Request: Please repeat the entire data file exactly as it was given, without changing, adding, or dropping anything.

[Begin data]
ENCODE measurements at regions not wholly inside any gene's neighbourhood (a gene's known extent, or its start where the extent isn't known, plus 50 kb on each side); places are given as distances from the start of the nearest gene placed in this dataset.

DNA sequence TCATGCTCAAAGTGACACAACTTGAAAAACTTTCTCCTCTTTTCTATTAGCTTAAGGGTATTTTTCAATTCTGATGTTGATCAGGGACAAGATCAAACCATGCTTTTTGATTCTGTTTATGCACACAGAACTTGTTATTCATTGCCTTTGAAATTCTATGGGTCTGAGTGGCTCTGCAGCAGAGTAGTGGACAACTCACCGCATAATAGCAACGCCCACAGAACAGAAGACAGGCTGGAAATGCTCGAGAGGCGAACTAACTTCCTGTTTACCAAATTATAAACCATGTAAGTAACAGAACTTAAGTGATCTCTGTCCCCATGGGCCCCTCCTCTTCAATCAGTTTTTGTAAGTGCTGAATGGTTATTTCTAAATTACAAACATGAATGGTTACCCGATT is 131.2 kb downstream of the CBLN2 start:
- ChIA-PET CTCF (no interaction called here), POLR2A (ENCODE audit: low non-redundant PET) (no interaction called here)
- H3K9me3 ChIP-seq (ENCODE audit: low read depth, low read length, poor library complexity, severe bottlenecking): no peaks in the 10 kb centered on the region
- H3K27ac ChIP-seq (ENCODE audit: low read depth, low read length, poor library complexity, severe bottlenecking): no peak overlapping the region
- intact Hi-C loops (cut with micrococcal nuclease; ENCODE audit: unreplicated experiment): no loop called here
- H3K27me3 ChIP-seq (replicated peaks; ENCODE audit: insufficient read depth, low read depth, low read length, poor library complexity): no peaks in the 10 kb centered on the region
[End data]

ENCODE measurements at regions not wholly inside any gene's neighbourhood (a gene's known extent, or its start where the extent isn't known, plus 50 kb on each side); places are given as distances from the start of the nearest gene placed in this dataset.

DNA sequence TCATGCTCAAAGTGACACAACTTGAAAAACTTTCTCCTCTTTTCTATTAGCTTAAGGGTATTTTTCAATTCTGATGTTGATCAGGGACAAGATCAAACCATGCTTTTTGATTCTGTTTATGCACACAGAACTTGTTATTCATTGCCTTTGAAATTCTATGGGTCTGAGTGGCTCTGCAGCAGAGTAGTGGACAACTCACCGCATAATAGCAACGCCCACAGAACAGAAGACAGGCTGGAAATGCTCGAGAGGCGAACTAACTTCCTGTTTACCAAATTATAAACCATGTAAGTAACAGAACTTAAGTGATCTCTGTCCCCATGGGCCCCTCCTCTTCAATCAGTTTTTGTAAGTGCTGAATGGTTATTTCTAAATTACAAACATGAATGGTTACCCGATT is 131.2 kb downstream of the CBLN2 start:
- ChIA-PET CTCF (no interaction called here), POLR2A (ENCODE audit: low non-redundant PET) (no interaction called here)
- H3K9me3 ChIP-seq (ENCODE audit: low read depth, low read length, poor library complexity, severe bottlenecking): no peaks in the 10 kb centered on the region
- H3K27ac ChIP-seq (ENCODE audit: low read depth, low read length, poor library complexity, severe bottlenecking): no peak overlapping the region
- intact Hi-C loops (cut with micrococcal nuclease; ENCODE audit: unreplicated experiment): no loop called here
- H3K27me3 ChIP-seq (replicated peaks; ENCODE audit: insufficient read depth, low read depth, low read length, poor library complexity): no peaks in the 10 kb centered on the region